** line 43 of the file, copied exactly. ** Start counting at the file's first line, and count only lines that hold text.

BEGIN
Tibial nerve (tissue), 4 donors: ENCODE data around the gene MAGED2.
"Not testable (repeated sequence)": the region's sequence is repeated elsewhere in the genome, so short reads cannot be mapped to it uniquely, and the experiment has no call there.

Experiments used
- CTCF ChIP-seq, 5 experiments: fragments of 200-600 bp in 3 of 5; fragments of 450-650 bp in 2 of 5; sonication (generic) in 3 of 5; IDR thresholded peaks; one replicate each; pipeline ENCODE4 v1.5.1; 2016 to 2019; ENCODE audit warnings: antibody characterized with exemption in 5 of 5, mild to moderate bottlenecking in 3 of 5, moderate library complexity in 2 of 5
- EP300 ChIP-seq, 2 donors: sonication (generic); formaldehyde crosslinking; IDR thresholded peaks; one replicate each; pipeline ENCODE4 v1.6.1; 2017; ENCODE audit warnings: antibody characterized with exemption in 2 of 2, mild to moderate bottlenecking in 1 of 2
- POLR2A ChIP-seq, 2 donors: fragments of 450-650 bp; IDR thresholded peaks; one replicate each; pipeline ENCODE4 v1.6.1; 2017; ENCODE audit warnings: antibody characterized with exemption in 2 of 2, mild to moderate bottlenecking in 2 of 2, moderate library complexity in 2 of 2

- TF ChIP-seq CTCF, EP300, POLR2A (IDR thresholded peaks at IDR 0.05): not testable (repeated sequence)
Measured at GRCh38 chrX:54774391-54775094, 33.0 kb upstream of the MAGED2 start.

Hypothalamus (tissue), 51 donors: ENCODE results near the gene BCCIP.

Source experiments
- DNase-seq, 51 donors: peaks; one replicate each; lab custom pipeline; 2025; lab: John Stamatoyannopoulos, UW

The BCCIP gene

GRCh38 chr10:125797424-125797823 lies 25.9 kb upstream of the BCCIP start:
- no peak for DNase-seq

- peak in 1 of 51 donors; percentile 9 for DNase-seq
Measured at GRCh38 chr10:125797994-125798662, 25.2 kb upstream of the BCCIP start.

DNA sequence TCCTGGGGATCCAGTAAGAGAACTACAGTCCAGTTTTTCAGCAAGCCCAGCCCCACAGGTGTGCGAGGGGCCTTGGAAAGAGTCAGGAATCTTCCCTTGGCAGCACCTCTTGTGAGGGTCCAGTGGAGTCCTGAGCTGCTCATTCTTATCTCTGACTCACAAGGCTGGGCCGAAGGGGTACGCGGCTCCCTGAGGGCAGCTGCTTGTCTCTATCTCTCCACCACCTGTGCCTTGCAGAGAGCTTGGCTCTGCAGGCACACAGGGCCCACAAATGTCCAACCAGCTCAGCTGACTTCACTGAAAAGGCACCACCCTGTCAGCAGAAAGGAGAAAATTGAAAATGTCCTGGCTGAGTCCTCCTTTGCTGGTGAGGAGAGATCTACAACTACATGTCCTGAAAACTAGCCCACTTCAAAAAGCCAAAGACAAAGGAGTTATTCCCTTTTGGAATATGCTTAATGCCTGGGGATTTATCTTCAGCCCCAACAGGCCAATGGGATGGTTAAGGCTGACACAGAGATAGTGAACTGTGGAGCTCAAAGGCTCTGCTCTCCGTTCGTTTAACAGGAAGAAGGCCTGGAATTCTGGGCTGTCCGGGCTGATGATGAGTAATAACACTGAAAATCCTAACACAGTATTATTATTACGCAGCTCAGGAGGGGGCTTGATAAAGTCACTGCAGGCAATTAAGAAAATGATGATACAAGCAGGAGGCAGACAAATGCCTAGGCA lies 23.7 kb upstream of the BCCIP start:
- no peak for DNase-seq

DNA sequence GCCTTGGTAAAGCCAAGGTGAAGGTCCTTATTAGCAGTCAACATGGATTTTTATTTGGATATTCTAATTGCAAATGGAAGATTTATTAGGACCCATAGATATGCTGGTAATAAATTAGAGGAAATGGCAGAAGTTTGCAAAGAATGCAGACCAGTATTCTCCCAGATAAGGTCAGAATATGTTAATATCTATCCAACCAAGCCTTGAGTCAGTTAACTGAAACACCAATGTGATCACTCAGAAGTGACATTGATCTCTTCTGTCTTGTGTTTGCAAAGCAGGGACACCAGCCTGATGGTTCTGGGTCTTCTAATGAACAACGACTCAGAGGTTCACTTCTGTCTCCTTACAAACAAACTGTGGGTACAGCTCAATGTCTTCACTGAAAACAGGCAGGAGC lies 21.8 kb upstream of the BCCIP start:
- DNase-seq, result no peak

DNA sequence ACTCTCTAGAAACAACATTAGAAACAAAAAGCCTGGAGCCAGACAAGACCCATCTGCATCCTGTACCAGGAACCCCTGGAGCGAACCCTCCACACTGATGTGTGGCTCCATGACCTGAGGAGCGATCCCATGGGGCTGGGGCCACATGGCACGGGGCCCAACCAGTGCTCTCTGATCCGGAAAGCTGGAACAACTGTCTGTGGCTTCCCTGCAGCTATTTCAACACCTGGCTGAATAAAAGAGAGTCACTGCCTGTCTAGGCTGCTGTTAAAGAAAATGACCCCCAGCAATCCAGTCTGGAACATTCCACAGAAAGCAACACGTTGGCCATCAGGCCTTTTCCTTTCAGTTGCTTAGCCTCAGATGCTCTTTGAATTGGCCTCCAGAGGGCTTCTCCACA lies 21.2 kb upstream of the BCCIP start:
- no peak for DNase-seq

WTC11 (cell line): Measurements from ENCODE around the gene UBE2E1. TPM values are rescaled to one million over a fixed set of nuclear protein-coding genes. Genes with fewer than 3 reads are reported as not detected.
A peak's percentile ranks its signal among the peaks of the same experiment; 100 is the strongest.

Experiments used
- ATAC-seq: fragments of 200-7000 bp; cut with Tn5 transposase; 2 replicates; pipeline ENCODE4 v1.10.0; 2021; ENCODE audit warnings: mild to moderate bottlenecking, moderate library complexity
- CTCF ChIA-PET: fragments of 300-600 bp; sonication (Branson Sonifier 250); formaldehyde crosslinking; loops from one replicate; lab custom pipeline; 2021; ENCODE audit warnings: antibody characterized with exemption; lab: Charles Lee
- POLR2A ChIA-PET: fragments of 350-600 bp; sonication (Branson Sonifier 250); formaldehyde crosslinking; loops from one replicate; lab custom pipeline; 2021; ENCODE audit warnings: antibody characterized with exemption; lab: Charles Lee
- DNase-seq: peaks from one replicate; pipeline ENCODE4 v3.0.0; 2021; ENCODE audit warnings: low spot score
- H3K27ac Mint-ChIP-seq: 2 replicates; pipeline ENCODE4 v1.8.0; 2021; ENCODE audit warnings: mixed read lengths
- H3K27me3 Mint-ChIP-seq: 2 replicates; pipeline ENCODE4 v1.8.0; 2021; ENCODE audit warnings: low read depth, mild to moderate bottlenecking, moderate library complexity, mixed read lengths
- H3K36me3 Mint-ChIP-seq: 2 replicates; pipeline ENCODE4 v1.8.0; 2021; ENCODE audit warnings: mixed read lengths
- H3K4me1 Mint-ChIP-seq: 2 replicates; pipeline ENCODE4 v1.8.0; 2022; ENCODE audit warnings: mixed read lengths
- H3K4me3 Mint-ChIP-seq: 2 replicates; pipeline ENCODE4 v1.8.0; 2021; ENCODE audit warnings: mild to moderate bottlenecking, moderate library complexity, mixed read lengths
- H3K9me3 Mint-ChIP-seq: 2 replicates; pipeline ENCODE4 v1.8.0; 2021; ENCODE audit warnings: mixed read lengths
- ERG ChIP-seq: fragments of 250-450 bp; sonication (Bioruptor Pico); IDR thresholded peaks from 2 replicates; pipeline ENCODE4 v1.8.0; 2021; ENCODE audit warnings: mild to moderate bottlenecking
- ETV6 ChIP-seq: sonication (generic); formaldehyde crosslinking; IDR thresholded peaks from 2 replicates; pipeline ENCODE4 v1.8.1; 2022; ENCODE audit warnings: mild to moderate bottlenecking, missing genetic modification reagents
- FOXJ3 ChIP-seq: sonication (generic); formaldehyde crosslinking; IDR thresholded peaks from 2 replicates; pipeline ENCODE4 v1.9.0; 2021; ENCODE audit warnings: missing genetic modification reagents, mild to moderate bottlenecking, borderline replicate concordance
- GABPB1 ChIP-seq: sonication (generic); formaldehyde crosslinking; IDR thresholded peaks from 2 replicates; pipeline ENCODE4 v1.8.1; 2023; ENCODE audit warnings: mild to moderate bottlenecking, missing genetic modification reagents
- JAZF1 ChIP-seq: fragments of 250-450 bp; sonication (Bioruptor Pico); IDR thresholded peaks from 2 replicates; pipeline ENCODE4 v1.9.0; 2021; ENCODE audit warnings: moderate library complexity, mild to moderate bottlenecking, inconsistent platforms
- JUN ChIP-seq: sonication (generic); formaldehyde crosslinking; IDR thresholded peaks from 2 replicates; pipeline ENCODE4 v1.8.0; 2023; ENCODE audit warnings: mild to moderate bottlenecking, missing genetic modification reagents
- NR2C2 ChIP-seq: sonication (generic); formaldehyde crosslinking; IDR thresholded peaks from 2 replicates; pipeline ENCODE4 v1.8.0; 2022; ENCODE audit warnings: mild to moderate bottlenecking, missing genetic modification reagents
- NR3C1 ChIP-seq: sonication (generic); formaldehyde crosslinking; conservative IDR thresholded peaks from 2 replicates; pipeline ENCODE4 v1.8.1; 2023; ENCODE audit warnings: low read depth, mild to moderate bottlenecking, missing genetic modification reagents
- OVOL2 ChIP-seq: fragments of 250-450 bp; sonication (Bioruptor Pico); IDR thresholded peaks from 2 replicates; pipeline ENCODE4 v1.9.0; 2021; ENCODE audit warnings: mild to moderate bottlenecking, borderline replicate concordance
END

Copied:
- NR3C1 ChIP-seq: sonication (generic); formaldehyde crosslinking; conservative IDR thresholded peaks from 2 replicates; pipeline ENCODE4 v1.8.1; 2023; ENCODE audit warnings: low read depth, mild to moderate bottlenecking, missing genetic modification reagents